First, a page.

The Health Care Debate - Constitutional or Not?

Steve Strauss, founder of, discusses the constitutionality of the current health care debates happening before Congress.

Q: Steve: I own my own micro-business and was wondering whether you care to weigh in on the health care debate before the Supreme Court. I just don’t get how Congress could pass a law that makes me buy health insurance. Personally, I think it is un-American.



A: The easy, the visceral, thing to do in this case is to say – “Congress doesn’t have the right!” Right?

But actually, it just might have that right.

Today, let's look at those few fascinating words in the Constitution that make up the doozy called the Commerce Clause, because that is the crux of this whole enchilada, and before you get bored and surf on after reading the words “Commerce Clause” let me suggest that understanding the Commerce Clause is not only vital for an informed electorate, but in fact insofar as small business goes, just may be the 16 words that change forever how you buy health insurance for you and your staff.

Let's start with the easy stuff:

You have to buy auto insurance if you want to drive, don’t you? And you have to wear a seat belt, don’t you? And you have to stop at red lights, right? There are all sorts of things legislatures tell you to do and not do. That is what a law is: It is a directive that you can or cannot do something.

Is telling you to buy health insurance all that different? Maybe, but maybe not.

Consider: In 1964, Congress passed the Civil Rights Act. There it told individuals and businesses that they could not discriminate based on race, color, religion, or national origin.

And that then begs the question: Is telling someone they have to sell coffee to someone really that different than telling someone they have to buy insurance from someone?

The question goes to the heart of the Commerce Clause.  The clause comes from Article I, Section 8, Clause 3 of the Constitution. It says that Congress shall have the power to “regulate Commerce  . . . among the several States.” The commerce clause has, almost since our founding, been adjudicated to mean that Congress has broad powers to regulate interstate activities.  

How broad are those powers? That is the debate today, and has been for some time. The broad scope of the Commerce Clause was first enunciated in 1824, in Gibbons v. Ogden, when the Court ruled that the power to regulate interstate commerce was broad enough to include the power to regulate interstate navigation over water.

In 1914, in Houston E&W Texas Railway Co. v. U.S, the Court said that,

[I]n all matters having such a close and substantial relation to interstate commerce . . . it is Congress, and not the State, that is entitled to prescribe the final and dominant rule, for otherwise Congress would be denied the exercise of its constitutional authority and the State, and not the Nation, would be supreme within the national field.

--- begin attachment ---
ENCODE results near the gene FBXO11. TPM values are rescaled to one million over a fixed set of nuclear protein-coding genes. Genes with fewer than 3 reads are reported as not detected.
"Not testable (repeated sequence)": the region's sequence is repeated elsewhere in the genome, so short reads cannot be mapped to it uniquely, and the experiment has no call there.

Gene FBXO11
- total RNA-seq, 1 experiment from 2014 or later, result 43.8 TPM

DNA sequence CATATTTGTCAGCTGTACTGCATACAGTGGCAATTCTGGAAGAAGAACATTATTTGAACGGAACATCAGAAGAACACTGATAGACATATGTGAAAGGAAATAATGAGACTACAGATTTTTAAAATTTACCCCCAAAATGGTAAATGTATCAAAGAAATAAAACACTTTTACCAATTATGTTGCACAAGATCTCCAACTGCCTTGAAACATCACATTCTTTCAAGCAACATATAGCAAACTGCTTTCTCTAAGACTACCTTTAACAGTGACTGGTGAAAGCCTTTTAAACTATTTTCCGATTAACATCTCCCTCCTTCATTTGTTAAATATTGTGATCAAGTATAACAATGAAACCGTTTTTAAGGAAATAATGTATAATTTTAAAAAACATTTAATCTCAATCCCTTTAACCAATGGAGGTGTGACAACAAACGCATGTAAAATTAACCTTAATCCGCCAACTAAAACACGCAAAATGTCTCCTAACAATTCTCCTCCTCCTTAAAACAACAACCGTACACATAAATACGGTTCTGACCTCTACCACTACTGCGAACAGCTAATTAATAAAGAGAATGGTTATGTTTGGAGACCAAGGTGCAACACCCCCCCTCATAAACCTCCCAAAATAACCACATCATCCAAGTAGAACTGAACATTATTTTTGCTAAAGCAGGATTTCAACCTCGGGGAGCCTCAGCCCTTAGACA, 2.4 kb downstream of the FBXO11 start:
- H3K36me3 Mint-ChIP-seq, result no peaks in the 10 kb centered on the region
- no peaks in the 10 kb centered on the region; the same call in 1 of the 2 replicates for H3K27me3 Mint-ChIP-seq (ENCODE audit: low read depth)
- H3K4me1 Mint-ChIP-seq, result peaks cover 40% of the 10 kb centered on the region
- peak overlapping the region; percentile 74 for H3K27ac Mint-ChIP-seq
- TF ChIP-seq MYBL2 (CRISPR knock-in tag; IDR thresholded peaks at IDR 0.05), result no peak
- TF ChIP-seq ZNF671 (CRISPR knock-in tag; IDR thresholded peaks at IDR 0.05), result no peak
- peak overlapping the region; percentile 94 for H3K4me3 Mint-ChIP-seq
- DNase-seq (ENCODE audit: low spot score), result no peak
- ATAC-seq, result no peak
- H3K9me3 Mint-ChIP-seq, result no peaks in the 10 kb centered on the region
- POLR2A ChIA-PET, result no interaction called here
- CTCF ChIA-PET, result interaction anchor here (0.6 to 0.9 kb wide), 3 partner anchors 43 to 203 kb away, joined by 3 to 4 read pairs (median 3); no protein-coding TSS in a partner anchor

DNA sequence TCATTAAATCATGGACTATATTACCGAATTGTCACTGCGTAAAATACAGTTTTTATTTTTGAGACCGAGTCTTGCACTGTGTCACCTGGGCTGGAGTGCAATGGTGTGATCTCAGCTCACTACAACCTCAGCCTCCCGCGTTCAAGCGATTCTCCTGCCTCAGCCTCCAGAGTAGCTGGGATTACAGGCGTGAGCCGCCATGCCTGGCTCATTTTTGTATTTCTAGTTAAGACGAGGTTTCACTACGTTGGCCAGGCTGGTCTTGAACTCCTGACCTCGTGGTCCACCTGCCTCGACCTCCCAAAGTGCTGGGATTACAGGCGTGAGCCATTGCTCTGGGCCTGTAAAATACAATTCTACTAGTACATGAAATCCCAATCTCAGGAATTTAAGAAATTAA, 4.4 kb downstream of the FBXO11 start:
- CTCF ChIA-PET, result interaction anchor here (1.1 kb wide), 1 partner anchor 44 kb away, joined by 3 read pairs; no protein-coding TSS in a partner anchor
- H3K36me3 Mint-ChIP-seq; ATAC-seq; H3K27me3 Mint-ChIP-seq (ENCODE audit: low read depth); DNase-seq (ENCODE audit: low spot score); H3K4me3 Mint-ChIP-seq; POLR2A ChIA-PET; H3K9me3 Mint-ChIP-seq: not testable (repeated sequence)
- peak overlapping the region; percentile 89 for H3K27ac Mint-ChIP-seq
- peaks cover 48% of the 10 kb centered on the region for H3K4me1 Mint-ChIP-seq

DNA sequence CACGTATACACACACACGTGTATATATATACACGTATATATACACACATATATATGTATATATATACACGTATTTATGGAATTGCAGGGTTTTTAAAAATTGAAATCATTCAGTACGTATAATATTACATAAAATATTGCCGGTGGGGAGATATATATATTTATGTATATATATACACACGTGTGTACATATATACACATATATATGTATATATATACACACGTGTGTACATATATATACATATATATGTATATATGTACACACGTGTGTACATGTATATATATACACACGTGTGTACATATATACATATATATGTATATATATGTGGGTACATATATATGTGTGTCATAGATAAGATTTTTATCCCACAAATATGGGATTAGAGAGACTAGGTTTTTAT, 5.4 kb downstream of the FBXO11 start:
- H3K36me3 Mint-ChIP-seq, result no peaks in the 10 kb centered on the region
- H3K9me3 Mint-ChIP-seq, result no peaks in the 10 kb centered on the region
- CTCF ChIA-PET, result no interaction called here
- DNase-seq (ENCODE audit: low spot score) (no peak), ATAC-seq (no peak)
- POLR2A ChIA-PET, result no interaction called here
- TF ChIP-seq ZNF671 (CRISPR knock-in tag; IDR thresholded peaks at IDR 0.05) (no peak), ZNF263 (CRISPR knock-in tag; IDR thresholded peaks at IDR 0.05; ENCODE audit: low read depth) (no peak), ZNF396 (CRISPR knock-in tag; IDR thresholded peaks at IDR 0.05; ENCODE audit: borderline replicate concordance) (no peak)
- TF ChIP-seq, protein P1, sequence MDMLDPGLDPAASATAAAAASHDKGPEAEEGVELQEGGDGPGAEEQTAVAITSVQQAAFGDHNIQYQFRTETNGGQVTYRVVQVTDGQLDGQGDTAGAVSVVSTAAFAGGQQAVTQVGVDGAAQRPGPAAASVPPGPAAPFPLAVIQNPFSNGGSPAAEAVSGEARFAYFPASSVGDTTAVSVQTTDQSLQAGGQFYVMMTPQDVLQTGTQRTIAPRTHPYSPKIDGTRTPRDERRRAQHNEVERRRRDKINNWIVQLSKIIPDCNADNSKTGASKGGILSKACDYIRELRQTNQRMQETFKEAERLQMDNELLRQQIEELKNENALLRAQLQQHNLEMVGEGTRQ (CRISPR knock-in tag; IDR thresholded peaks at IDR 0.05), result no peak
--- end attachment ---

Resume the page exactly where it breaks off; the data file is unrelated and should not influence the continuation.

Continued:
In subsequent years, the Court, when liberal, expanded powers under the Commerce Clause, and then, beginning with the Rehnquist court in the 80's, began to limit those powers.

So the issue today is two-fold:

  1. Does Congress have the power under the Commerce Clause to enforce an individual mandate, and
  2. Are there individual liberties at stake that trump that power?

That the decision to buy or not buy health insurance substantially impacts interstate commerce almost goes without question. And that then brings us to No. 2, the hard stuff. Even if the commerce clause is applicable, is this one of those places where it needs to be limited?

You have your opinion, I have mine. Before I share mine, I would also like to share two short, illustrative health care stories I recently heard:

1. A good friend just got back from Southeast Asia. While there, she met several Americans who travelled there as “dental tourists.” One was there to get some work done that would cost her $10,000 out of pocket here in the States, at about 1/10th of the price.

2. A self-employed acquaintance here went in for a nuclear stress test. He and his wife budgeted $5,000 for this, as that is their deductible for the year.

So clearly something needed to be done, the question is – was this it?

While I think the law is a gargantuan mess in some ways, it seems that our health care system is even more so. I further believe that we are all in this together, that we are one nation, not just a bunch of individuals, and insofar as health care goes, your decision not to buy it directly effects how much I will pay when I do buy it.

So, especially given the fact that Romneycare in Massachussets has seemd to both cover more people and lower costs, and while I hold my nose, I am glad that Congress tried to tackle one of the most significant issues small businesses face – health care costs and deliverability.

I hope the law is upheld.